All right, let us qualify an allergic reaction.  In medical terminology an allergic reaction is something which is not usual response and it is further qualified by the release of a hormone called histamine and histamine has an effect on all the organs of the body generally release because the substance that entered the body reacts with the particular cell, the mass cell, and the mass cell secretes this histamine.   In a way it is some form of response to take away that which is not mine, which is not part of the body.  So, histamine has multiple effects on the body.   So, one of the effects as you will see you will have redness, if you have an allergy you will have tearing of the eyes, you will have swelling, very crucial swelling sometimes of the larynges which is your voice box main airway, that swelling may be enough to obstruct the entry of air to the trachea and you could also have contraction, constriction of the smaller airways beyond the trachea, you see you have the trachea this way, we brought some visual aids but unfortunately we do not have a projector. And then you have the smaller airways, the bronchi and then eventually into the mass of the lungs you have the bronchus.  The difference is that these tubes have also in their walls muscles and this particular kind of muscles is smooth muscle so, when histamine is released they close up like this and that phenomenon is known as bronco spasm.  However, the effects of histamine also on blood vessels are different. They dilate blood vessel open up and the patient or whoever has this histamine release has hypertension or low blood pressure to a point that the patient may have decrease blood supply to the brain and may collapse so, you may have people who have this.[20]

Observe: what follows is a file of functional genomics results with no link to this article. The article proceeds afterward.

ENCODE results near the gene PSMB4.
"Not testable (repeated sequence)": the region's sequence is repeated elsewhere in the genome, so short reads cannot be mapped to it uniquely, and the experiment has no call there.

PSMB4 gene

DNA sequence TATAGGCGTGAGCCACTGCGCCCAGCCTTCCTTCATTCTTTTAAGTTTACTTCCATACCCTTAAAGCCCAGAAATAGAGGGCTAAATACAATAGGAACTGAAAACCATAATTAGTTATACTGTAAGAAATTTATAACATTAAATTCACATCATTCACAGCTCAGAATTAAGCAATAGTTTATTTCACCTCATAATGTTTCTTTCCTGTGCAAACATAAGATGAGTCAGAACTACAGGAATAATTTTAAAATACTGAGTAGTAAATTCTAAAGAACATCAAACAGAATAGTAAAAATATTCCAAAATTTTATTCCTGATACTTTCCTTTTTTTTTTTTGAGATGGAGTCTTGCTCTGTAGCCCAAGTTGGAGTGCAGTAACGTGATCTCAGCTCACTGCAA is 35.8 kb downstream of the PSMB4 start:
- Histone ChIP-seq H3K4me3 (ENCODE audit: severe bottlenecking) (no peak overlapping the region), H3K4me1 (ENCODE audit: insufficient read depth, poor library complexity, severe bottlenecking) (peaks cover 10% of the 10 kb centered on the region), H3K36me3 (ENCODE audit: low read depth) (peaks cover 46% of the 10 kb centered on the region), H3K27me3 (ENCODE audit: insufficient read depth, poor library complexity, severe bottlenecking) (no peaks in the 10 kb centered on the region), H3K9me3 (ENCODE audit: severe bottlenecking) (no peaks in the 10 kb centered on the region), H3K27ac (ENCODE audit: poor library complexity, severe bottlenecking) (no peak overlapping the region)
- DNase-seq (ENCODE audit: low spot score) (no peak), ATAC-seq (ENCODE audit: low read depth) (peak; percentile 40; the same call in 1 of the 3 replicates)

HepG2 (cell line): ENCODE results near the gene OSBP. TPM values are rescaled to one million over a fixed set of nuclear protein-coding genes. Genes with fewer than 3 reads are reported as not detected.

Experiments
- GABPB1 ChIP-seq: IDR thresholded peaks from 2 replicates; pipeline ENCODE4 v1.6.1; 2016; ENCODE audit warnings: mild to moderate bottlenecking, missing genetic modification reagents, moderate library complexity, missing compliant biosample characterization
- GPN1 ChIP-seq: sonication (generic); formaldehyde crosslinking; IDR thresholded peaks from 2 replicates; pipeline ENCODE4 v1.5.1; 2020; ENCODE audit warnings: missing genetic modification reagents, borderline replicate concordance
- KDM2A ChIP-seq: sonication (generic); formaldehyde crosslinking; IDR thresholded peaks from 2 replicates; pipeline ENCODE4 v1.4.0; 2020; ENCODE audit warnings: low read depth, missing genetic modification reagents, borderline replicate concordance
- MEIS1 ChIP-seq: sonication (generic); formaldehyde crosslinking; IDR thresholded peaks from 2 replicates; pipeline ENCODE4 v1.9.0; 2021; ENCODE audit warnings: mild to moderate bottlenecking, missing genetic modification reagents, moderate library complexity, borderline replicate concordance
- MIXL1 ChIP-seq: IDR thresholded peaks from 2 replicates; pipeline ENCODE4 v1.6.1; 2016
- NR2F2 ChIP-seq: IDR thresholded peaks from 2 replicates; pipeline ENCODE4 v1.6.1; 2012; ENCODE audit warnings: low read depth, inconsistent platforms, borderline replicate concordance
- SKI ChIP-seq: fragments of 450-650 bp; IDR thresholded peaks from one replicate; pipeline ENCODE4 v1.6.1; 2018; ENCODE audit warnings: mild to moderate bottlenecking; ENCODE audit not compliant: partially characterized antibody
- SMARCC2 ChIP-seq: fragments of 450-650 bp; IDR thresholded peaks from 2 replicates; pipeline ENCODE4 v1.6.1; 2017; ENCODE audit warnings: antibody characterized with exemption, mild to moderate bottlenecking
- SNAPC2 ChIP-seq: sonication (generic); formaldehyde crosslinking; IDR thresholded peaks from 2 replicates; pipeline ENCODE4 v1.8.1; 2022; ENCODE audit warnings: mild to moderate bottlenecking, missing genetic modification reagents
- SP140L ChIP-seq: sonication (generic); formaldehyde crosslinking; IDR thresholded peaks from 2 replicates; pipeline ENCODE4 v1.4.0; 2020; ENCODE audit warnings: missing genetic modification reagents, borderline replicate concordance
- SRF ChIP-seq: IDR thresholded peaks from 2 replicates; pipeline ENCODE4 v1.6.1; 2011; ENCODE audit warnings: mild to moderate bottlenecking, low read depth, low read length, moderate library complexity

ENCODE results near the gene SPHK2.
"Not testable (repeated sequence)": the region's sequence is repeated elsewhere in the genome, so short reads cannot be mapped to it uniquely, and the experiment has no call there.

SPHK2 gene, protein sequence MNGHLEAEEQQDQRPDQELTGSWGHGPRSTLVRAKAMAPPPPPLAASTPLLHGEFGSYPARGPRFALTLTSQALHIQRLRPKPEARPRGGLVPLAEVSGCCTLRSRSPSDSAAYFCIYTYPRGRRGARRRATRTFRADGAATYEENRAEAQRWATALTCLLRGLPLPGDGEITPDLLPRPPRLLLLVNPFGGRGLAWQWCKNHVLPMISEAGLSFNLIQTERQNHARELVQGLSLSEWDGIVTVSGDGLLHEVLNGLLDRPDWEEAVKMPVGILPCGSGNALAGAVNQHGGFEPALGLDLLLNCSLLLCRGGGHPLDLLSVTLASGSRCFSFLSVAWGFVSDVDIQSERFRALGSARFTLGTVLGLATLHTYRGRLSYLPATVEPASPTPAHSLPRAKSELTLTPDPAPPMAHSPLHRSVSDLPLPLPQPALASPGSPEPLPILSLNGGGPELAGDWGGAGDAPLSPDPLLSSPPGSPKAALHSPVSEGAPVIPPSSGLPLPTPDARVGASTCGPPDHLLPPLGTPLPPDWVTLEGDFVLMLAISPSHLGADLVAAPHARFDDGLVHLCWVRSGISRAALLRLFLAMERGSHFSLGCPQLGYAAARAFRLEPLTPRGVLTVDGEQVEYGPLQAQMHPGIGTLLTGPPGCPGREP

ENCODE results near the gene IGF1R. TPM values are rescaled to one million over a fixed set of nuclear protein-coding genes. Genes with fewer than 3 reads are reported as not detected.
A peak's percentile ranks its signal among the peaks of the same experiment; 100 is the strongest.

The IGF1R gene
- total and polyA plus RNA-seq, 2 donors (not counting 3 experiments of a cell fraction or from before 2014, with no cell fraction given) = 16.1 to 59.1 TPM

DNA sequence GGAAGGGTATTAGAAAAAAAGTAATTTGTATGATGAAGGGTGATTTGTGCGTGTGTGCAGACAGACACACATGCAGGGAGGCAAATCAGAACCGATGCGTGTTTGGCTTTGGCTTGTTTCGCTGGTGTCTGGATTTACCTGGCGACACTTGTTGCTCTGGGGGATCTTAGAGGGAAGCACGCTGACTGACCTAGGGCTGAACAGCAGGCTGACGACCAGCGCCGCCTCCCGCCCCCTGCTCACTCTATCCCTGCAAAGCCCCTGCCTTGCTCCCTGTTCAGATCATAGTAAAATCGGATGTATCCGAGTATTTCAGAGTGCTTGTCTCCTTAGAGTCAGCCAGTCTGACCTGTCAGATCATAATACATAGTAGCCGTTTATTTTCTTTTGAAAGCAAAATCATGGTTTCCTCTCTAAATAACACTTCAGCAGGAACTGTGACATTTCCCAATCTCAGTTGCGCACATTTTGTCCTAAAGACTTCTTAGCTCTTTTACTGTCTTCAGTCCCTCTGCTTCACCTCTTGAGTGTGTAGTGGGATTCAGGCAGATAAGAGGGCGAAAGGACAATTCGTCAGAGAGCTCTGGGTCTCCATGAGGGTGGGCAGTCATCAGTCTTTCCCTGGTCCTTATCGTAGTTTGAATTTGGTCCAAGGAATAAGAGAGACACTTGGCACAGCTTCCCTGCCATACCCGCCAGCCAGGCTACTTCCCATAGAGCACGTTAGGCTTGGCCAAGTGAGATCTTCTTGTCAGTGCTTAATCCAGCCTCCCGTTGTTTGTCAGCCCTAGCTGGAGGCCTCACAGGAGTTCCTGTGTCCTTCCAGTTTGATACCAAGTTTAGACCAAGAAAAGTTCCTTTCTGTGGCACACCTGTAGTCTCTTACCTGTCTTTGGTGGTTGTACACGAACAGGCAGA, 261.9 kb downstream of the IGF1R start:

These symptoms of an allergic reaction were not shown to have been extant in Erlinda’s case.  As we held in our Decision, “no evidence of stridor, skin reactions, or wheezing – some of the more common accompanying signs of an allergic reaction – appears on record.  No laboratory data were ever presented to the court.”[21]

Dr. Gutierrez, however, insists that she successfully intubated Erlinda as evidenced by the fact that she was revived after suffering from cardiac arrest.  Dr. Gutierrez faults the Court for giving credence to the testimony of Cruz on the matter of the administration of anesthesia when she (Cruz), being a nurse, was allegedly not qualified to testify thereon.  Rather, Dr. Gutierrez invites the Court’s attention to her synopsis on what transpired during Erlinda’s intubation: